*Much thanks to BoredPanda, for sharing with us a series of photos of Costumes of Still-Practiced Pagan Rituals of Europe. I quite enjoy traditional costume, especially festival performance costume, from many different cultures, but, while we may enjoy “privilege” in a great many other aspects of our lives, one place where those of us of European descent get shafted is in having a national costume, or traditional dress, to dress up in when occasion allows. It’s beautiful and wonderful to see these examples of a deeper, older, cultural tradition still practiced in Europe which goes beyond the multitude of things that, beautiful, interesting, traditional, cultural though they may be, are unavoidably seen as utterly typical, normal, today.

*Switching gears yet again, The Justice, the student newspaper at Brandeis University, reports on the myth & history of Usen Castle. Now, I know this may be of little interest to anyone who didn’t go to Brandeis, but, here’s the story in a nutshell: we have a castle on campus. It is of course not a “real” castle, and, I think, looks it, when you consider the conical fairy-tale turret-toppers and such. But, it’s still really cool, and I’m still sad I never got to live there (it’s a sophomores-only dorm, and I didn’t make it into the Castle in the housing lottery that year).

Getting to the point, as at any college campus, a number of rumors and stories swirl around Brandeis campus about the true origins and history of the castle, some of them perpetrated and perpetuated by admissions tour guides and other official sources. In most accounts, the castle is said to have been based on a specific castle in Scotland (never named, or specified, in the story), which the campus architect saw and liked, but to which he was denied entry, and as a result, the castle looks like a castle on the outside, but follows a less than standard plan on the inside. I’ve also heard stories about it being formerly used as an animal hospital, and about Eleanor Roosevelt having lived there at some point. This week’s Justice article banishes these myths and gives the real story.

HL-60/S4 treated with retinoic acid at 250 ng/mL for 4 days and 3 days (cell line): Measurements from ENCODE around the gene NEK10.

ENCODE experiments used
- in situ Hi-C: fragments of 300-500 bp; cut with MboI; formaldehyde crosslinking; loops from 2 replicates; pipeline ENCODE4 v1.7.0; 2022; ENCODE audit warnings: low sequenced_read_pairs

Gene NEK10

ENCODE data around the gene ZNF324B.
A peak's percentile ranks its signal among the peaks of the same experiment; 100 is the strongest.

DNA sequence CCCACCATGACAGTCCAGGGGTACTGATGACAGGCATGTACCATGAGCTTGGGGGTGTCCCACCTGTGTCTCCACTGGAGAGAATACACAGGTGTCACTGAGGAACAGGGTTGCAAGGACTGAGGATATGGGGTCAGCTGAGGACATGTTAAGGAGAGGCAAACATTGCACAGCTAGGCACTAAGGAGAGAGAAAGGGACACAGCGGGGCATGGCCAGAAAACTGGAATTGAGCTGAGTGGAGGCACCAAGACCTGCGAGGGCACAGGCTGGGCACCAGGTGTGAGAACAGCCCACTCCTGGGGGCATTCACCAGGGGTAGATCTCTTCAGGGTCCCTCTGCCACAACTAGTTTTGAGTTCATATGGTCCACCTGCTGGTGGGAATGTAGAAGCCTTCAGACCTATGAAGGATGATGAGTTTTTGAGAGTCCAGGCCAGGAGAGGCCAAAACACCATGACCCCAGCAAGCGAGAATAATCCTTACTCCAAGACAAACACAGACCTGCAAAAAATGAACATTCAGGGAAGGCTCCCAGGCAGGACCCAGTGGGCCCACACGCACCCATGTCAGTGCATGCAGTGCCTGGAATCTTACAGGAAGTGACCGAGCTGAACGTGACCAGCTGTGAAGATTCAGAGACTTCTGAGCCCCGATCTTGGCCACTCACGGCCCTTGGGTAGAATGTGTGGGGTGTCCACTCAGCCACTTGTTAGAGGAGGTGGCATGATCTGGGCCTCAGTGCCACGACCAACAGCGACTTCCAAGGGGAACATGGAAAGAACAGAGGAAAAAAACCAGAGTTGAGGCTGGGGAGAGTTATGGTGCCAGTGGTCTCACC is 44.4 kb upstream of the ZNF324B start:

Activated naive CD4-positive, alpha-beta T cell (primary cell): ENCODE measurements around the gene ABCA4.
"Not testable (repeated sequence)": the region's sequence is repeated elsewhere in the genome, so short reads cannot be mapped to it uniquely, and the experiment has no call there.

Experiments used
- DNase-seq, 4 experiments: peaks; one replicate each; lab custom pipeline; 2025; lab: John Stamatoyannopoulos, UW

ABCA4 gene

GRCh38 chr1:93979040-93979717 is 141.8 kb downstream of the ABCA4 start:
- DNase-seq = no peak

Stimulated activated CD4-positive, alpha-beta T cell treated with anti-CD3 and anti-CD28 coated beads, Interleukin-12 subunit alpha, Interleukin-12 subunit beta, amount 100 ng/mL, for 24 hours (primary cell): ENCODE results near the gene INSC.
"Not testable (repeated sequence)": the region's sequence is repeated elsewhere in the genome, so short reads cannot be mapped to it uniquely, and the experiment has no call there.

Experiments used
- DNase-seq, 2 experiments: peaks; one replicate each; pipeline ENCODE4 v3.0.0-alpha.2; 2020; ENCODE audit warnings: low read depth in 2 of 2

*The BBC reports on a recent large-scale public art project in which the silhouettes of 9000 bodies were created on a Normandy beach, a simple but powerful visual reminder of what took place there in June 1944, and just how many people lost their lives on that beach. As one of the organizers/artists is quoted as saying, “”All around us there are relics of the Second World War, but the one thing that is missing are the people that actually died.”

The silhouettes were created simply by disturbing the sand within roughly body-shaped stencils – the disturbing of the sand itself, I realize as I write this, gives a sort of symbolism of the project disturbing the beach, disturbing the peace the beach sees today, disturbing its current modern-day identity, and disturbing our own, what’s the word, our glazing over in our awareness of the battle. Of course, everyone knows of the storming of the beaches of Normandy, but how many of us have ever really given thought to the level of the violence, the number of the bodies, right there on that beach?

We are forced – powerfully, violently – to remember. And then, the tide came in, and washed away the entire artwork.